Campus  at 1400 S. Lake Shore Drive, Chicago. For more information call (312) 922- 9410  and visit Field Musuem and Field events/free.

 

Play word games at the American Writers Museum. (J Jacobs photo)
Play word games at the American Writers Museum. (J Jacobs photo)

American Writers Museum

For an experience of a different kind, (what word would you like to insert here?) visit a museum where families can write together, play word games together, visit a Children’s Literature Gallery, Learn about written words and quotes going back centuries and something about Chicago writers.

Admission is $12 adults, free to children 12 and younger,$ 8 seniors and students. For hours and other information call 312.374.8790 and visit American Writers Museum and AWM/exhibits.

Jodie Jacobs

 

 

Chicago designates Water Tower area as arts district

 

Commissioner Mark Kelly is among Chicago dignaeries and arts organization representatives that launched the Water Tower Arts District March 12, 2019 at the Museum of Contemporary Art. (Photo: Nathan Keay, © MCA Chicago)
Commissioner Mark Kelly is among Chicago dignaeries and arts organization representatives that launched the Water Tower Arts District March 12, 2019 at the Museum of Contemporary Art. (Photo: Nathan Keay, © MCA Chicago)

 

Do you know Chicago’s WTA District?

Visitors and Chicago area residents are arguably familiar with the city’s Theatre District of show venues in the Loop and the Museum Campus next to Soldier Field.

Now add the Water Tower Arts District to Chicago’s cultural district scene.

Now, the city has officially designated an area both sides of North Michigan Avenue that stretches approximately from Streeterville to the Gold Coast as the WTAD.East of LaSalle Street from Illinois Street to North Avenue .

Launched at the Museum of Contemporary Art Chicago by Commissioner Mark Kelly of the Chicago Department of Cultural Affairs and Special Events on March 12, 2019, the new district includes these 15 cultural organizations: (1) The Arts Club of Chicago, (2) Broadway in Chicago’s Broadway Playhouse at Water Tower Place, (3) City Gallery in the Historic Water Tower, (4) Graham Foundation, (5) International Museum of Surgical Science, (6) Lookingglass Theatre Company, (7) Loyola University Museum of Art (LUMA), (8) Museum of Contemporary Art (MCA), (9) the Newberry Library, (10) Poetry Foundation, (11) Porchlight Music Theatre, (12) Richard Gray Gallery, (13) the Richard H. Driehaus Museum, (14) the Ruth Page Center for the Arts, and (15) the Society of Architectural Historians.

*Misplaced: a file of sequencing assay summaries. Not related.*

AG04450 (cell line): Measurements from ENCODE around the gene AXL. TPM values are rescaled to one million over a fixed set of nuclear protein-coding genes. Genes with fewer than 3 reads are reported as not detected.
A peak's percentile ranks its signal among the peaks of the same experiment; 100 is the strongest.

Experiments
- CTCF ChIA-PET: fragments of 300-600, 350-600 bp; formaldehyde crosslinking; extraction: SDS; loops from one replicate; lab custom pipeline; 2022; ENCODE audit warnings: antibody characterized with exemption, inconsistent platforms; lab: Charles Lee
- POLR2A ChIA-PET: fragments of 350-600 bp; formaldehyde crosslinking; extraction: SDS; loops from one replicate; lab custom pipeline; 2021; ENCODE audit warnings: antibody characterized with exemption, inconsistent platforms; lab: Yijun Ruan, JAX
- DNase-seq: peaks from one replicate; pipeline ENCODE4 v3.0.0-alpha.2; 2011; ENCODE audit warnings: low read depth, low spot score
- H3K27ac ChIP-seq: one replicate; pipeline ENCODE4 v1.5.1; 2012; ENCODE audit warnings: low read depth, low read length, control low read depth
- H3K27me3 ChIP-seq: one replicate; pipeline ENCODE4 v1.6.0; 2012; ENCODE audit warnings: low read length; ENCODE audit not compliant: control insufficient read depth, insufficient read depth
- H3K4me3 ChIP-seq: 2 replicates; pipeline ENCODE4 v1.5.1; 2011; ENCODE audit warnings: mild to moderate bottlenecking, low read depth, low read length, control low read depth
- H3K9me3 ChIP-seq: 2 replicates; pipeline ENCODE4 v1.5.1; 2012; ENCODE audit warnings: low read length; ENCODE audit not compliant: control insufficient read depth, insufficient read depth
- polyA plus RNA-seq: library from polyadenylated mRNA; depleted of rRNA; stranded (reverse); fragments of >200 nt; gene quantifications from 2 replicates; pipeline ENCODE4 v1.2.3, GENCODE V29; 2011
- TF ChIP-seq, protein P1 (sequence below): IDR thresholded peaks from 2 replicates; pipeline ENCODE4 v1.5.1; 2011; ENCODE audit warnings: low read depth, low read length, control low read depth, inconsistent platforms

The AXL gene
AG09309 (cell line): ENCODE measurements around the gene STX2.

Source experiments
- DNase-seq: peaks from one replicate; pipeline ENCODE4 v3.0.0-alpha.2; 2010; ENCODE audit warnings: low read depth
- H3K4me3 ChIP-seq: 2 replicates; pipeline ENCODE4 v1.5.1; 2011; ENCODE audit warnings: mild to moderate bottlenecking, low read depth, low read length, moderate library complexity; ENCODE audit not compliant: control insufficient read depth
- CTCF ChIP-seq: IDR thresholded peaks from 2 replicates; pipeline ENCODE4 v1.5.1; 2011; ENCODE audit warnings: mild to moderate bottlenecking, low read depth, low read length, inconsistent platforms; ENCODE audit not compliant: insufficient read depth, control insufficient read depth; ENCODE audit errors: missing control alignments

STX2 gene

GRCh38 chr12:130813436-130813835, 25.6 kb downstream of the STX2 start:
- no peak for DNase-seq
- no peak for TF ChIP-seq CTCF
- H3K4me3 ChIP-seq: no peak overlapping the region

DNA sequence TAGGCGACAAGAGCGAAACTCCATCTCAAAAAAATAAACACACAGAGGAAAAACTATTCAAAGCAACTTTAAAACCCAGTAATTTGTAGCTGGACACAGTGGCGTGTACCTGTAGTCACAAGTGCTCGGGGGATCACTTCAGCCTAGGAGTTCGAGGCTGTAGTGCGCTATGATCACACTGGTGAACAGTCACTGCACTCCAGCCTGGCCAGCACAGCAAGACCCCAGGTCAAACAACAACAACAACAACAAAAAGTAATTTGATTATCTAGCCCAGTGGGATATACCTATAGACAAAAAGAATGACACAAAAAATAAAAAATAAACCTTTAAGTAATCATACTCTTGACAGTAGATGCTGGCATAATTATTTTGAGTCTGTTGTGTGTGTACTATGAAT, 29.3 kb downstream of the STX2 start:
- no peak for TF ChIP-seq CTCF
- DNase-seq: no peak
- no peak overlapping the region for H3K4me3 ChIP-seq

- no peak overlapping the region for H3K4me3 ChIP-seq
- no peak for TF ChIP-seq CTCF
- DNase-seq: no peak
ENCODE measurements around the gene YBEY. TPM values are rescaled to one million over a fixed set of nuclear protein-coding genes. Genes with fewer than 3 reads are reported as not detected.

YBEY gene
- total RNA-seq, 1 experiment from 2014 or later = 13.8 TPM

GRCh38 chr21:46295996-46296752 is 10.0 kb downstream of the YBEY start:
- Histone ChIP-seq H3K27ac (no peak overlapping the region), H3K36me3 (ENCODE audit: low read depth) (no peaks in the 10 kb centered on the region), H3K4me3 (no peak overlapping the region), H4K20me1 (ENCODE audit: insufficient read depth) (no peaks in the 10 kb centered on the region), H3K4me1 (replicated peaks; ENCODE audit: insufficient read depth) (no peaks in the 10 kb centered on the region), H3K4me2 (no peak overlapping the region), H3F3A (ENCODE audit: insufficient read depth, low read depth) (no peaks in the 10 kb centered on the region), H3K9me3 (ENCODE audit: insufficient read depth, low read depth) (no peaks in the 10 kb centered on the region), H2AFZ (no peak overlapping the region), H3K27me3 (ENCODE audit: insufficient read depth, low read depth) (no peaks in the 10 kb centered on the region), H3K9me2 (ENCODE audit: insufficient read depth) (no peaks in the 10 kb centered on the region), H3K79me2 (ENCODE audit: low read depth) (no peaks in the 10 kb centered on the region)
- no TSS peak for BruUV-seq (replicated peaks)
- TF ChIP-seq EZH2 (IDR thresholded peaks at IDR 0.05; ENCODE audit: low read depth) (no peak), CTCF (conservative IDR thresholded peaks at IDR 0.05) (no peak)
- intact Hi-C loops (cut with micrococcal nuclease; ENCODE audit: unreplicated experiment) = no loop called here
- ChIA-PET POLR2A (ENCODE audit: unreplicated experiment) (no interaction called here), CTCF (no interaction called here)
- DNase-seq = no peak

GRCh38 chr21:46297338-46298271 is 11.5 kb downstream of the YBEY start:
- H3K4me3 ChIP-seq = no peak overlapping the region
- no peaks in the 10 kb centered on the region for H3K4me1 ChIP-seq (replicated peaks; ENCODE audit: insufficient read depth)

Water Tower Arts District map with 15 arts institutions (Photo courtesy of Museum of Contemporary Art)
Water Tower Arts District map with 15 arts institutions
(Photo courtesy of Museum of Contemporary Art)

Anyone old enough to recall “Bug House Square,” the once popular tag for Washington Square Park south of Newbery Library where people would debate social issues, will understand Kelly’s reference during the launch to the area as Bohemian.

Plus, he and Chicago historian Pamela Bannos noted that the area around the Water Tower, was once known as “Towertown,”  a Bohemian arts stronghold, so the new designation was really a return to its roots.

“This tightly knit group of arts organizations raises the same spirit of camaraderie and collaboration as they reclaim the District and invite visitors to experience a diverse array of cultural activities…,” Kelly said.

Lookingglass Theatre Company resides in the historic Chicago Water Works across from its sister, the historic Water Tower. (J Jacobs Photo)
Lookingglass Theatre Company resides in the historic Chicago Water Works across from its sister, the historic Water Tower. (J Jacobs Photo)

Lookingglass Executive Director Rachel Fink likes that the arts organizations are joining together to attract attention. “It felt a little isolated over here…,” said Fink. “The Mag Mile  has a different focus.”

The process of gathering together, which she recalled started about five months ago, has also introduced her to other arts organizations in the neighborhood.

“I like meeting our neighbors. It’s been an incredible opportunity for me” she said. “Now I know more the Driehaus Museum and I learned about the interesting (International) Museum of Surgical Science.”

She added, “It helps to do things as a community. Now we’re celebrating and  brainstorming together.

For more information and descriptions of the 15 organizations and activities, visit the website Watertowerarts.  The site and the graphic designation were created by Chicago designers Michael Savona, and Tobey Albright plus Mollie Edgar from Hour. Photographs of the institutions were done by Chicago artist Assaf Evron.

Jodie Jacobs

Where it’s summer: No plane ticket needed

 

Don’t let Chicago’s Brr-rated temps keep you from going out when you could be enjoying beach and equator-like weather and fun. One of the places you can shed coats, hats and gloves and sit in a deck chair is The Beach at Navy Pier. The other place envelopes you in tropical warmth and greenery at The Chicago Botanic Garden in Glencoe.

 

Go to The Beach at Navy Pier. (Photo courtesy of Navy PIer)
Go to The Beach at Navy Pier. (Photo courtesy of Navy PIer)

The Beach Chicago

You know you experience is going to be interesting when one of the rules to enter The Beach is to empty pockets of keys, jewelry, phones and fit-bits because they can be lost, not in the sand but in an ocean of a million plastic balls.